Riverina on alert

A female cane toad in Jindera has alarmed agricultural and environmental stakeholders throughout the region.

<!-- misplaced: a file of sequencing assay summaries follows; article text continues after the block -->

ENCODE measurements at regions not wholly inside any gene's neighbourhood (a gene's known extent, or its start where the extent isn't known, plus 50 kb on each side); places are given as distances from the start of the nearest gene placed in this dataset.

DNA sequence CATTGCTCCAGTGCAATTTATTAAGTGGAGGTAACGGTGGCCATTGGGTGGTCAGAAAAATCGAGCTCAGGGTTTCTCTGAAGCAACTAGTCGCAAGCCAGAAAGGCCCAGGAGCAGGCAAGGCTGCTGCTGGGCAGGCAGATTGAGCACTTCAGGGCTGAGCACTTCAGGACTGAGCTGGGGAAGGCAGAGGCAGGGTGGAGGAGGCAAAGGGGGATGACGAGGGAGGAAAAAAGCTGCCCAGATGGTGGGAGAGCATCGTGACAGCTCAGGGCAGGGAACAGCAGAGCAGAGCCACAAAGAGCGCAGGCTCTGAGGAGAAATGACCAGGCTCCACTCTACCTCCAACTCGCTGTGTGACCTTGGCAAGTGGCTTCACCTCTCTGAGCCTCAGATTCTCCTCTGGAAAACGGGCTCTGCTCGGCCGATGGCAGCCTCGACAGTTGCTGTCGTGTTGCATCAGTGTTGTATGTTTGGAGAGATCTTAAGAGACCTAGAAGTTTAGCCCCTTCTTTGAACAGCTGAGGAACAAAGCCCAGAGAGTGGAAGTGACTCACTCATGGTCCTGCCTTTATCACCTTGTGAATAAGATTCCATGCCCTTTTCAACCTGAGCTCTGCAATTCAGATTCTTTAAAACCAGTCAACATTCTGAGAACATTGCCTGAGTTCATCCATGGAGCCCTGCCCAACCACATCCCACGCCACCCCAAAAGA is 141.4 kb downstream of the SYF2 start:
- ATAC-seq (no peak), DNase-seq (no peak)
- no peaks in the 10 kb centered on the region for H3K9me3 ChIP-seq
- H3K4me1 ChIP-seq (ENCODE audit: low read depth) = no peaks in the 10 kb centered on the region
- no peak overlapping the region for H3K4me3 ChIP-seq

The cane toad was found alive on February 26, 2021, but later killed.Experts were unable to tell whether it was gestating, or had recently laid eggs, leaving the Riverina on high alert.In the right conditions, cane toads can densely colonise an area at breakneck pace.Females are known to lay between 8000 and 35,000 eggs at a time, twice a year.The feral toads can reach up to 2000 recorded individuals per hectare.Cane toad sightings are frequent in Queensland, the Northern Territory, and some parts of NSW, but a sighting as far south as the Riverina is uncommon and forms an enormous threat to the previous unaffected region’s biosecurity.At the time of going to print the closest confirmed breeding area was Lake Innes in Port Macquarie, but a spurt of sightings so close to home brings up a myriad of questions for Riverina farmers, however NSW Minister for Agriculture Adam Marshall said new cane toad incursions had recently been reported in the Sydney, North Coast, South Coast and North West regions, as well as Jindera.“Cane toads are a serious biosecurity threat that can cause devastating impacts on communities, native wildlife, pets and ecosystems,” Mr Marshall said.“If you’re coming from cane toad infested areas such as Queensland or the Northern Territory, please check your luggage, vehicle or trailer to ensure you are not unwittingly carrying an unwanted passenger,” Mr Marshall added.Southern Riverina agronomist John Lacy said he presumed the Jindera cane toad likely hitched a ride from a subtropical area.“I would suspect this cane toad would have been carried down by a vehicle and then dropped,” Mr Lacy said.Given the presence of cane toads is atypical for the Riverina region, Mr Lacy suspects that cane toads will not be a sustained problem in the area.“I’m sure they can make it to the area, if they have been carried here and then dropped.“The question is whether they would survive the climate once they get here, and create a population,” he said.Cane toads are a serious pest, and cause significant harm to local wildlife and ecologies.Their presence can completely remove competing native species in their pursuit of food and shelter. A quick breeding timeline combined with voracious ability to eat not only insects and beetles, but mammals and birds, lends them the ability to become a severe issue.They are also a threat to typical predators, especially natives.Cane toads are capable of poisoning predators that try to eat them during all phases of gestation- as spawn, tadpoles, and adults.Cane toads became pests after being introduced into Australia in 1935 to control destructive beetles in Queensland’s sugarcane crops.If you see a cane toad, you are encouraged not to kill it, but instead capture it for identification purposes and call the Department of Primary Industries on 1800 680 244.Some native frogs have been confused with the feral toads, so identification is vital before destruction ensues.